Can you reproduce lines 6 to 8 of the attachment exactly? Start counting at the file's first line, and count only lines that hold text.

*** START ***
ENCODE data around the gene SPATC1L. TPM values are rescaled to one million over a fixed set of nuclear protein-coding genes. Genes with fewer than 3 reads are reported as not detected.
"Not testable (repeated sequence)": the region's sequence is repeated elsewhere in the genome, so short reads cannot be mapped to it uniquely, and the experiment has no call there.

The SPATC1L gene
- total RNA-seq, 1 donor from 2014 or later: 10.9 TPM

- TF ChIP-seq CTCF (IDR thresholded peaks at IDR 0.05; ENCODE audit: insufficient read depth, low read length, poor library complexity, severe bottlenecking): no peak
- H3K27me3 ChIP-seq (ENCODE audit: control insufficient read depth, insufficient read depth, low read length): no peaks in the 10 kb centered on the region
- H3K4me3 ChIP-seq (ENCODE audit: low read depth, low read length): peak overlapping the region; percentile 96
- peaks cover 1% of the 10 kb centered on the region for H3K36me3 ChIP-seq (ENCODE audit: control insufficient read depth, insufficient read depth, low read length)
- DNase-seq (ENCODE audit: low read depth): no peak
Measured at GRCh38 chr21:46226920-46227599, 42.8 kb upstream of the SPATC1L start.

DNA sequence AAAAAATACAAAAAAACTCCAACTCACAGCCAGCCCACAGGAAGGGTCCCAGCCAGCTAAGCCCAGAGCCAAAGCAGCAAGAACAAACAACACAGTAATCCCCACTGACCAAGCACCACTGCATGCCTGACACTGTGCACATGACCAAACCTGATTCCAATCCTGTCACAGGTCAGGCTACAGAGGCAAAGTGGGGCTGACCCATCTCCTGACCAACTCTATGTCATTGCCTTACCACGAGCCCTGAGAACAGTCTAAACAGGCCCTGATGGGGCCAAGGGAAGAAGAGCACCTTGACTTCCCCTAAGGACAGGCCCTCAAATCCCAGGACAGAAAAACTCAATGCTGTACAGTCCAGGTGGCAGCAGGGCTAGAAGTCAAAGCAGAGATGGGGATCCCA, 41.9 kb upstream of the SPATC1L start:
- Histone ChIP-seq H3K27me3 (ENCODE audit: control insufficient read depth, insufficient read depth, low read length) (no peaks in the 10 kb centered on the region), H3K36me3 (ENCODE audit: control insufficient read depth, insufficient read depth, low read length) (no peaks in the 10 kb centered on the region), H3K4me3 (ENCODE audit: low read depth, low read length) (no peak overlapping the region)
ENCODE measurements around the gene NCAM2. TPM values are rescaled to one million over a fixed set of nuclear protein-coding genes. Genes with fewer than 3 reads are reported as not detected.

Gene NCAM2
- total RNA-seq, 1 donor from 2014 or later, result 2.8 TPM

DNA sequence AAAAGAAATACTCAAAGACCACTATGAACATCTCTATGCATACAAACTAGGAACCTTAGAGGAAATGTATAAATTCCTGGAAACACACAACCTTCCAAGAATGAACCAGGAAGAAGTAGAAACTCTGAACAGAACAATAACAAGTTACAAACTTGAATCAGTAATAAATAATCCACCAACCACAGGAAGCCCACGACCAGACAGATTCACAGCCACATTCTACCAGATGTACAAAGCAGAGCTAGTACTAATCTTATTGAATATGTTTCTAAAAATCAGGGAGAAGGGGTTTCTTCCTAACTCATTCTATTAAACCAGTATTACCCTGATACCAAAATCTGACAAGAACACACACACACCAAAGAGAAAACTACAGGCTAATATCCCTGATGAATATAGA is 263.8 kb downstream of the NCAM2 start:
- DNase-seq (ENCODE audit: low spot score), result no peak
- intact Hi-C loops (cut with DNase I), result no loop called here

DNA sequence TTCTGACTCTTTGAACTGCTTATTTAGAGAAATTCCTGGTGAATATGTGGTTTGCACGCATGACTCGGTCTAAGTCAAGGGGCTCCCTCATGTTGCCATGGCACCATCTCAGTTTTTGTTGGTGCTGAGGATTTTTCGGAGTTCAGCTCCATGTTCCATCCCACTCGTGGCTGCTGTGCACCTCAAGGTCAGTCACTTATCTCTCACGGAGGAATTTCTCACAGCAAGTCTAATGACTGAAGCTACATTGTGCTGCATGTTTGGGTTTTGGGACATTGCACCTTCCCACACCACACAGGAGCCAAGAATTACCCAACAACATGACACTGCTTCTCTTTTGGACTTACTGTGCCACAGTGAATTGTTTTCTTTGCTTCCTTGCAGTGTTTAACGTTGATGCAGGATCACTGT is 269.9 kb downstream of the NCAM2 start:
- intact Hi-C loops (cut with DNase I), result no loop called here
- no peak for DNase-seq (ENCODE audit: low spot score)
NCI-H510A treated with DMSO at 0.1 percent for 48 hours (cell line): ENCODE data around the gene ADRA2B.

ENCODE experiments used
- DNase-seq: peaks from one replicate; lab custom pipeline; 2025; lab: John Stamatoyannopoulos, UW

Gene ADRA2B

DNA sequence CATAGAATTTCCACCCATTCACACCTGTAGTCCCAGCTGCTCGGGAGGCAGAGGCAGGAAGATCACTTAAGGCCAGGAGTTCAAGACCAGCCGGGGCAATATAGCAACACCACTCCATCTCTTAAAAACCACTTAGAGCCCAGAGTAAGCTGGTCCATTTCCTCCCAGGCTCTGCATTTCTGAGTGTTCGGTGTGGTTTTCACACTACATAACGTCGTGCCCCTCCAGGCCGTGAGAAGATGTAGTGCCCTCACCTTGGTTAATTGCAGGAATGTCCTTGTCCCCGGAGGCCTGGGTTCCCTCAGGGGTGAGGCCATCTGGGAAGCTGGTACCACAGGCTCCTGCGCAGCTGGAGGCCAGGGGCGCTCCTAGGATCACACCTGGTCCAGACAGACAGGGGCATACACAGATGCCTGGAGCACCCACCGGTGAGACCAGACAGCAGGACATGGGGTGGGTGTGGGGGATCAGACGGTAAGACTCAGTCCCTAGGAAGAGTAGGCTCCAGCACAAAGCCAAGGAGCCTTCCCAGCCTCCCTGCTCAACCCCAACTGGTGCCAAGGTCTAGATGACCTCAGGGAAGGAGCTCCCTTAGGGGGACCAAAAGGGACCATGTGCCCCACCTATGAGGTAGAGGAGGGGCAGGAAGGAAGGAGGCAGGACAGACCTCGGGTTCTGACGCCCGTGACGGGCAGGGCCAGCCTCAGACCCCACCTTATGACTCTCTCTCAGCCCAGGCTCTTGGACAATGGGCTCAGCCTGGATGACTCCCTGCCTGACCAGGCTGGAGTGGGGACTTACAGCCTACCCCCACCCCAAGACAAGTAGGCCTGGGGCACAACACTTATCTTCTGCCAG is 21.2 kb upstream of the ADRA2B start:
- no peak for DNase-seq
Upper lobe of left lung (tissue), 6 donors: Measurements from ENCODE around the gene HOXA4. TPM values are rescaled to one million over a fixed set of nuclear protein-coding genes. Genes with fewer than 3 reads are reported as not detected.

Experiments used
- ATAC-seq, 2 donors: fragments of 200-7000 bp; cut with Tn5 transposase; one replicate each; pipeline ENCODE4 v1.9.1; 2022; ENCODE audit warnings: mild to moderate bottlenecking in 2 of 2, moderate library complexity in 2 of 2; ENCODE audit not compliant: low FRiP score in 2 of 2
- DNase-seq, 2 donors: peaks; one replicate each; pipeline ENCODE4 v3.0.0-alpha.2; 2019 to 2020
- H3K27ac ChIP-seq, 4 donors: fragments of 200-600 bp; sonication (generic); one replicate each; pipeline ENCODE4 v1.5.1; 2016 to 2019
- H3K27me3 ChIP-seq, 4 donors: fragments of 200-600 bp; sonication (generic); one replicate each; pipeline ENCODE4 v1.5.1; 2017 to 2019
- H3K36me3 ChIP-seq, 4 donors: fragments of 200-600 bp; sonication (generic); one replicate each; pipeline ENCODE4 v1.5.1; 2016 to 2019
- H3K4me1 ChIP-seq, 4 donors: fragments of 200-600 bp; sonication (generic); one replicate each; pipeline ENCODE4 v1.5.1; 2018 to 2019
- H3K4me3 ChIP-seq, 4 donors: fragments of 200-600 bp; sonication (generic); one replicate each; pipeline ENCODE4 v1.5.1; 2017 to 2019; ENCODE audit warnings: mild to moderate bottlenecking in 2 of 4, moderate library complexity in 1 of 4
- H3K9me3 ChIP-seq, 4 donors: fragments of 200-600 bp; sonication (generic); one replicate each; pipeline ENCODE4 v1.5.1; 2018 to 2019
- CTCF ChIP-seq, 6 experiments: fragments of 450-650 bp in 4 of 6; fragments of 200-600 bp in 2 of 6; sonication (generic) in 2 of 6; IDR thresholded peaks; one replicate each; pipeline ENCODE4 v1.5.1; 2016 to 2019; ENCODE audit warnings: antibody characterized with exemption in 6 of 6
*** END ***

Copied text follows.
- H3K27me3 ChIP-seq (ENCODE audit: control insufficient read depth, insufficient read depth, low read length): no peaks in the 10 kb centered on the region
- H3K4me3 ChIP-seq (ENCODE audit: low read depth, low read length): peak overlapping the region; percentile 96
- peaks cover 1% of the 10 kb centered on the region for H3K36me3 ChIP-seq (ENCODE audit: control insufficient read depth, insufficient read depth, low read length)